1
$\begingroup$

Have been a doing a reduction of order ODE problem and this integral comes up at the last step. Not sure how to go about integrating it. The answers give $\cos x^2$ as the answer. Here's the original question: Verify that $u_1=\sin x^2$ is a solution to the equation $$xu''-u'+4x^3u=0$$ and use reduction of order to find a second, linearly independent solution.

I've called the second solution $v$ and as far as I can tell, everything is good with my previous working. The only remaining bit is to integrate $$v'=\frac{Cx}{(\sin x^2)^2}\Leftrightarrow v=\int\frac{Cx}{(\sin x^2)^2}\,\mathrm dx.$$ Integration by parts didn't really help. I think there might be a substitution that I'm missing/forgetting. Thanks.

$\endgroup$
  • 1
    $\begingroup$ Did you try starting with $u=x^2,du=2xdx$? Alternately, you could use $1-\cos^2x^2=sin^2x^2$ and switch to a double angle formula. $\endgroup$ – abiessu Sep 21 '13 at 1:34
  • $\begingroup$ The Maple command $$Student[Calculus1]:-IntTutor(C*x/sin(x^2)^2, x); $$ does the job step by step with explanations. See its output. $\endgroup$ – user64494 Sep 21 '13 at 4:04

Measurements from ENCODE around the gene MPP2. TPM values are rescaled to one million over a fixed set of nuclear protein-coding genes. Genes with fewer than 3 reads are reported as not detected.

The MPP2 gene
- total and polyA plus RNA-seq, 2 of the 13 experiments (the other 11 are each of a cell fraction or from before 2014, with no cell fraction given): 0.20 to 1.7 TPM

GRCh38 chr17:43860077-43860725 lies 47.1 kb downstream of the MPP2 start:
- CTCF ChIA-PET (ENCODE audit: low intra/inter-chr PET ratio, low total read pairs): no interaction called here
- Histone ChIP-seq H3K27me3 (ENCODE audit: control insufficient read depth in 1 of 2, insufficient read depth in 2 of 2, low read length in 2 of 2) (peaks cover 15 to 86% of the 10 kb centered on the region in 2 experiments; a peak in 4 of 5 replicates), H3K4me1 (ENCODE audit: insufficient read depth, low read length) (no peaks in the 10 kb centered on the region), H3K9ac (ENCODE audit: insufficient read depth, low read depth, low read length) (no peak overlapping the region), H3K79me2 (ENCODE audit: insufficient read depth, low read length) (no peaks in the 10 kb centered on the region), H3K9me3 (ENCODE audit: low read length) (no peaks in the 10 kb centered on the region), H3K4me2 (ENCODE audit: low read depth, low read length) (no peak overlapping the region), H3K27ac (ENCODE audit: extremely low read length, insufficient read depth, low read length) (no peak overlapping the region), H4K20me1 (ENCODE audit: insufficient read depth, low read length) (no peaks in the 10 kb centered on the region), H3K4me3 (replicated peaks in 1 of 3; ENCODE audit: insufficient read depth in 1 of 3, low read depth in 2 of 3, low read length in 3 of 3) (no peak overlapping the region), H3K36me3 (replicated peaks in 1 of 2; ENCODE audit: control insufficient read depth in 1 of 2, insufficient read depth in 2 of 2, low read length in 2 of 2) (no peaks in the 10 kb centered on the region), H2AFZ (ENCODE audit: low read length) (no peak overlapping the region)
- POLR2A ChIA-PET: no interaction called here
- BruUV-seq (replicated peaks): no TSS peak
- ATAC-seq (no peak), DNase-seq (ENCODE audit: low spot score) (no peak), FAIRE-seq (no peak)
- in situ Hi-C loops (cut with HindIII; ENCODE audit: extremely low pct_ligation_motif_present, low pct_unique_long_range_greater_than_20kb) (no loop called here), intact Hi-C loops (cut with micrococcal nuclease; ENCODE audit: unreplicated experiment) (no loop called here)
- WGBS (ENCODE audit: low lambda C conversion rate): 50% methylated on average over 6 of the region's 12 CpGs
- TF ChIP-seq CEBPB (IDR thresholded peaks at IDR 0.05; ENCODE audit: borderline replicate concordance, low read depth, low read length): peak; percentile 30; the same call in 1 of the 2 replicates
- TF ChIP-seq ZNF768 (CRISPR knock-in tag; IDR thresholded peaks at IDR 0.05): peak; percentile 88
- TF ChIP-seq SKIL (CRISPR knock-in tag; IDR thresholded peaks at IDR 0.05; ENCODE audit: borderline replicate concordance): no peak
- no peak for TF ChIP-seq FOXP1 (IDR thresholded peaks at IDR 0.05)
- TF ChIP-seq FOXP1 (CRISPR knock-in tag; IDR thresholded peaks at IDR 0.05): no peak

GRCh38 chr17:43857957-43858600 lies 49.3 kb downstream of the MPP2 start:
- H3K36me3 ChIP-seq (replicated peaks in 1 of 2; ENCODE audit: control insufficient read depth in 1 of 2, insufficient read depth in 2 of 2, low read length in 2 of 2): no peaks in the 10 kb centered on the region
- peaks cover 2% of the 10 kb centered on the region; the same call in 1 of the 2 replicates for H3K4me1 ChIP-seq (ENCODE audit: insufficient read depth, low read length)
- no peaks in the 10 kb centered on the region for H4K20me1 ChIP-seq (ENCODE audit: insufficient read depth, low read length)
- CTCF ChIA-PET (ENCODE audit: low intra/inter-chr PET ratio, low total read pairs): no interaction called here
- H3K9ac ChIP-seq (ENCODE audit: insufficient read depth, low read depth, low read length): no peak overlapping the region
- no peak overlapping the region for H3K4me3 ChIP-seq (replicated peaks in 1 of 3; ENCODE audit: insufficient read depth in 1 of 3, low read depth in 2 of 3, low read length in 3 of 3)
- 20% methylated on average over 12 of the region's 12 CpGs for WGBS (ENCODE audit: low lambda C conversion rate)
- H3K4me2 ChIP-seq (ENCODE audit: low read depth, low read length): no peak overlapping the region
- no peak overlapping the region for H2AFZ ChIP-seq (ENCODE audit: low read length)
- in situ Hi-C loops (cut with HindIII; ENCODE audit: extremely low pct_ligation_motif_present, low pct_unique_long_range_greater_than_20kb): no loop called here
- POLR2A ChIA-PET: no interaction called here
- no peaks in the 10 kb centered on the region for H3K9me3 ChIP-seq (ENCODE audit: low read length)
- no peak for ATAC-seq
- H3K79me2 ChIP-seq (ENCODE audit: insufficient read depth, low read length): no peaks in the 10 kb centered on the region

3
$\begingroup$

In view of the $x$ sitting on top, the substitution $u=x^2$ is natural. So let $u=x^2$. Then $x\,dx=\frac{du}{2}$. We end up with $$\int \frac{C}{2\sin^2 u}\,du.$$ One way to continue is to rewrite as $$\int \frac{C}{2}\csc^2 u\,du.$$ This may not be quite familiar, though integrating its close relative $\sec^2 u$ is familiar. One can verify that our integral is $-\frac{C}{2}\cot u+D$.

| cite | improve this answer | |
$\endgroup$
  • $\begingroup$ extra square in the final answer $\endgroup$ – Artem Sep 21 '13 at 2:27
  • $\begingroup$ Thanks! I had hoped this answer was so short as to be trouble-free. $\endgroup$ – André Nicolas Sep 21 '13 at 2:35

Your Answer

By clicking “Post Your Answer”, you agree to our terms of service, privacy policy and cookie policy

Not the answer you're looking for? Browse other questions tagged or ask your own question.